Nyaunglebin Situation Update: Ler Doh Township, September to October 2011


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Nyaunglebin Situation Update: Ler Doh Township, September to October 2011

Published date:
Saturday, January 7, 2012

This report includes a situation update submitted to KHRG in November 2011 by a villager describing events occurring in Nyaunglebin District, during the period between September and October 2011. It details an incident that occurred in October 2011, in which a villager was shot and injured while working in his betelnut field; the villager who wrote this report noted that some villagers living in these areas respond to the threat of violence by fleeing approaching Tatmadaw patrols. Following the shooting, Tatmadaw troops imposed movement restrictions that prevented villagers from traveling to or staying in their agricultural workplaces in the area where the shooting occurred. This report includes additional information about the use of villagers to provide forced labour at Tatmadaw camps, specifically to perform sentry duty along roads, and also raises villagers' concerns about food security after unseasonable rain prevented villagers in some areas from burning brush on their hill fields preparatory to planting and paddy crops in other areas were destroyed by insects and by flooding during the monsoon.


[1] KHRG trains villagers in eastern Burma to document individual human rights abuses using a standardised reporting format; conduct interviews with other villagers; and write general updates on the situation in areas with which they are familiar. When writing situation updates, villagers are encouraged to summarise recent events, raise issues that they consider to be important, and present their opinions or perspective on abuse and other local dynamics in their area.

[2] When these documents have been processed and translated by KHRG and when sufficient information has been compiled and analysed, a full Field Report on the situation in Nyaunglebin District will be available on the KHRG website. Until then, KHRG's most recent analysis of the situation in Nyaunglebin District can be found in the recent Field Report, "Livelihood consequences of SPDC restrictions and patrols in Nyaunglebin District, September 2009".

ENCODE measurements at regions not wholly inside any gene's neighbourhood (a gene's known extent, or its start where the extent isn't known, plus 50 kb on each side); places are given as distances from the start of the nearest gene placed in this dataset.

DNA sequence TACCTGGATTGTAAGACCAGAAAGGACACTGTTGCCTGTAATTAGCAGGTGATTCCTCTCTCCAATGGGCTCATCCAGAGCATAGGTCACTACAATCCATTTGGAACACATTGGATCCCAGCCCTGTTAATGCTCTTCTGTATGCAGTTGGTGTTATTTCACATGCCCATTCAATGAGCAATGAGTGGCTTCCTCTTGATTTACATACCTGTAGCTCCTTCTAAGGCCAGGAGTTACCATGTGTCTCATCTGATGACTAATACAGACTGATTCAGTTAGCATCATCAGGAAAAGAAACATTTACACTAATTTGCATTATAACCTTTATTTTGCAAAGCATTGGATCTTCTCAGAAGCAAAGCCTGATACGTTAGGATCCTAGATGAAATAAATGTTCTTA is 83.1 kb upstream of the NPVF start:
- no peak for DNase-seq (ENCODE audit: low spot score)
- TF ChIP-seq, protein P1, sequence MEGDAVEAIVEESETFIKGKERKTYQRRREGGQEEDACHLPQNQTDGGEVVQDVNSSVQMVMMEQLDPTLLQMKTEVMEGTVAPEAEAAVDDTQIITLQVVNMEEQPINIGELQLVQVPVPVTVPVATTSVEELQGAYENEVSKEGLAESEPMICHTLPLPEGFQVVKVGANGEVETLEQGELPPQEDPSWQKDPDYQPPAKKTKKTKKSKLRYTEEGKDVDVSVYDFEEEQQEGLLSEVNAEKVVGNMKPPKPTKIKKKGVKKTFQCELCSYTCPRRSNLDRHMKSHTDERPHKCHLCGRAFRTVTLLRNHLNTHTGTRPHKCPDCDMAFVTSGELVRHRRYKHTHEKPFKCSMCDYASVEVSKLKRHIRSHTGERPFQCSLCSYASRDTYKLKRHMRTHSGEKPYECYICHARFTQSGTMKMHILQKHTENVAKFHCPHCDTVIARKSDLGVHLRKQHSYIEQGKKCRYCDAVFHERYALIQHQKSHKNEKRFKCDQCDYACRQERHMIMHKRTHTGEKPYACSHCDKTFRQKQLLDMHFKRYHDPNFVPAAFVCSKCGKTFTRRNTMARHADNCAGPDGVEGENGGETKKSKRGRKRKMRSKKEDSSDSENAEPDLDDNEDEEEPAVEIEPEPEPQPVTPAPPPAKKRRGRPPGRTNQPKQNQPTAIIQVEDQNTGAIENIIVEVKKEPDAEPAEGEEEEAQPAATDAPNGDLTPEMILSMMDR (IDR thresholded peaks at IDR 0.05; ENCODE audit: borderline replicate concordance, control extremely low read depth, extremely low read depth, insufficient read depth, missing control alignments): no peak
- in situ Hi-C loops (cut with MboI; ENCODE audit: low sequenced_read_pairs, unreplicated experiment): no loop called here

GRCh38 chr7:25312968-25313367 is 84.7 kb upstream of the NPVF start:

[3] In Karen, the Burmese phrases Na Ah Pa (SPDC) and Na Wa Ta (SLORC) are commonly used to refer to the Burmese government or to Burma's state army, the Tatmadaw. Many older Karen villagers who were accustomed to using the phrase Na Wa Ta (SLORC) before 1997 continue to use that phrase, even though the SLORC has not officially existed since 1997. Similarly, despite the official dissolution of the SPDC in March 2011, many Karen villagers continue to use the phrase Na Ah Pa (SPDC) to refer to the Burmese government or to the Tatmadaw; see: "Mission Accomplished as SPDC 'dissolved'," Myanmar Times, April 4-10th 2011. The term Na Ah Pa was used by the villager who wrote this report and "SPDC" is therefore retained in the translation of this report.

[4] According to additional information provided to KHRG in December 2011 by the villager who wrote this report, Saw Gh--- is a resident of M--- village near Ler Doh Town, to which villagers from five village tracts in the Ya--- area were ordered to relocate in 1974. While residents from Saw Gh---'s village tract and another village tract abided by the relocation order and moved to M---, residents of Te---, Gi--- and Ca--- village tracts stayed in the Ya--- area and, as the shooting of Saw Gh--- demonstrates, violence continues to be exercised against villagers who remain in this area in breach of the previous relocation order. See 'All the information I've given you, I faced it myself': Rural testimony on abuse in eastern Burma since November 2010 , KHRG, December 2011, p.46.

[5] Set tha is a Burmese term for forced labour duty as a messenger stationed at army camps or bases and serving as a go-between to deliver orders from army officers to village heads, but also involving other menial tasks when no messages are in need of delivery.